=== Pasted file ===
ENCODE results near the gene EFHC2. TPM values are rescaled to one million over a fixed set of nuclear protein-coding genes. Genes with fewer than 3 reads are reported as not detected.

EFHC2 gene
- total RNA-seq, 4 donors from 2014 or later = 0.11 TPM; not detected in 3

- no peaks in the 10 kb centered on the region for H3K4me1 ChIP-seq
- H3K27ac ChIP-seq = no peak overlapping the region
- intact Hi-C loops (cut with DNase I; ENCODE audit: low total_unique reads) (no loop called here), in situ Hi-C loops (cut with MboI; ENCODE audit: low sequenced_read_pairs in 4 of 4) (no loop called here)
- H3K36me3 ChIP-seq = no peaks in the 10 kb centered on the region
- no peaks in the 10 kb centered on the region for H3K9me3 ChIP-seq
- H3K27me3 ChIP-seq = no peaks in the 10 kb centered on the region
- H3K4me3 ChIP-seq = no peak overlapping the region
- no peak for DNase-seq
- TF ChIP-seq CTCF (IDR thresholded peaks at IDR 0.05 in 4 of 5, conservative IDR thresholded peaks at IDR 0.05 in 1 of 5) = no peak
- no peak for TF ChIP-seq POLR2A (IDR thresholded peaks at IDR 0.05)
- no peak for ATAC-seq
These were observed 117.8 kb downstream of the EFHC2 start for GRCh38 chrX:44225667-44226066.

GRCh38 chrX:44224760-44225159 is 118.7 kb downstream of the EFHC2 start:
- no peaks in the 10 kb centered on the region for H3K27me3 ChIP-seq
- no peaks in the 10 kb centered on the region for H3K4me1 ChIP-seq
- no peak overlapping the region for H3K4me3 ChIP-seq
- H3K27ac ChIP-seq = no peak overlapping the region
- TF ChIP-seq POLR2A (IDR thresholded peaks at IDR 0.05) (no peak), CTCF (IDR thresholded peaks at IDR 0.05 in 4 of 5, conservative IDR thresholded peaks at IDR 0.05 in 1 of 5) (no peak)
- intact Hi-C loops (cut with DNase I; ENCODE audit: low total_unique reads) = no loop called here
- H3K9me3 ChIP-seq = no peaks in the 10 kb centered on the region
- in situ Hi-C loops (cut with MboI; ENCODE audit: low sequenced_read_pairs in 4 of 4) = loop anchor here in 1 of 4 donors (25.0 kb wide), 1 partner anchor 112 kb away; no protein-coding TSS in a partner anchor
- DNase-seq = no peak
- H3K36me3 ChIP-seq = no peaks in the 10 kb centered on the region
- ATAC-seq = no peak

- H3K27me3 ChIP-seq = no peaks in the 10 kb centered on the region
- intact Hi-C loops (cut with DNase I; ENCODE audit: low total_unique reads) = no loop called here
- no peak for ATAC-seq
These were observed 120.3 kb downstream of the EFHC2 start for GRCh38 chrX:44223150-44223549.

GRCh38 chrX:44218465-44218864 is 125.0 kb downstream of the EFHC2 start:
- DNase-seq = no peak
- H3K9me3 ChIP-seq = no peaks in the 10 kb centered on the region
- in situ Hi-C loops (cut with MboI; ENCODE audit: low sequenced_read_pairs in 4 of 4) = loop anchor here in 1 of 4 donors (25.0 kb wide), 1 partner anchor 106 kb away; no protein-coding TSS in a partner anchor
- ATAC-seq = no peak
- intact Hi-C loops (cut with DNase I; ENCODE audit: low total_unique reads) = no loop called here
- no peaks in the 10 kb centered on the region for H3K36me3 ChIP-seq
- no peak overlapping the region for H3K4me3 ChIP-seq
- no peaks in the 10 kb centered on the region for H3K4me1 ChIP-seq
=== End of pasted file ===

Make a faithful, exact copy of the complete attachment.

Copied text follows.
ENCODE results near the gene EFHC2. TPM values are rescaled to one million over a fixed set of nuclear protein-coding genes. Genes with fewer than 3 reads are reported as not detected.

EFHC2 gene
- total RNA-seq, 4 donors from 2014 or later = 0.11 TPM; not detected in 3

- no peaks in the 10 kb centered on the region for H3K4me1 ChIP-seq
- H3K27ac ChIP-seq = no peak overlapping the region
- intact Hi-C loops (cut with DNase I; ENCODE audit: low total_unique reads) (no loop called here), in situ Hi-C loops (cut with MboI; ENCODE audit: low sequenced_read_pairs in 4 of 4) (no loop called here)
- H3K36me3 ChIP-seq = no peaks in the 10 kb centered on the region
- no peaks in the 10 kb centered on the region for H3K9me3 ChIP-seq
- H3K27me3 ChIP-seq = no peaks in the 10 kb centered on the region
- H3K4me3 ChIP-seq = no peak overlapping the region
- no peak for DNase-seq
- TF ChIP-seq CTCF (IDR thresholded peaks at IDR 0.05 in 4 of 5, conservative IDR thresholded peaks at IDR 0.05 in 1 of 5) = no peak
- no peak for TF ChIP-seq POLR2A (IDR thresholded peaks at IDR 0.05)
- no peak for ATAC-seq
These were observed 117.8 kb downstream of the EFHC2 start for GRCh38 chrX:44225667-44226066.

GRCh38 chrX:44224760-44225159 is 118.7 kb downstream of the EFHC2 start:
- no peaks in the 10 kb centered on the region for H3K27me3 ChIP-seq
- no peaks in the 10 kb centered on the region for H3K4me1 ChIP-seq
- no peak overlapping the region for H3K4me3 ChIP-seq
- H3K27ac ChIP-seq = no peak overlapping the region
- TF ChIP-seq POLR2A (IDR thresholded peaks at IDR 0.05) (no peak), CTCF (IDR thresholded peaks at IDR 0.05 in 4 of 5, conservative IDR thresholded peaks at IDR 0.05 in 1 of 5) (no peak)
- intact Hi-C loops (cut with DNase I; ENCODE audit: low total_unique reads) = no loop called here
- H3K9me3 ChIP-seq = no peaks in the 10 kb centered on the region
- in situ Hi-C loops (cut with MboI; ENCODE audit: low sequenced_read_pairs in 4 of 4) = loop anchor here in 1 of 4 donors (25.0 kb wide), 1 partner anchor 112 kb away; no protein-coding TSS in a partner anchor
- DNase-seq = no peak
- H3K36me3 ChIP-seq = no peaks in the 10 kb centered on the region
- ATAC-seq = no peak

- H3K27me3 ChIP-seq = no peaks in the 10 kb centered on the region
- intact Hi-C loops (cut with DNase I; ENCODE audit: low total_unique reads) = no loop called here
- no peak for ATAC-seq
These were observed 120.3 kb downstream of the EFHC2 start for GRCh38 chrX:44223150-44223549.

GRCh38 chrX:44218465-44218864 is 125.0 kb downstream of the EFHC2 start:
- DNase-seq = no peak
- H3K9me3 ChIP-seq = no peaks in the 10 kb centered on the region
- in situ Hi-C loops (cut with MboI; ENCODE audit: low sequenced_read_pairs in 4 of 4) = loop anchor here in 1 of 4 donors (25.0 kb wide), 1 partner anchor 106 kb away; no protein-coding TSS in a partner anchor
- ATAC-seq = no peak
- intact Hi-C loops (cut with DNase I; ENCODE audit: low total_unique reads) = no loop called here
- no peaks in the 10 kb centered on the region for H3K36me3 ChIP-seq
- no peak overlapping the region for H3K4me3 ChIP-seq
- no peaks in the 10 kb centered on the region for H3K4me1 ChIP-seq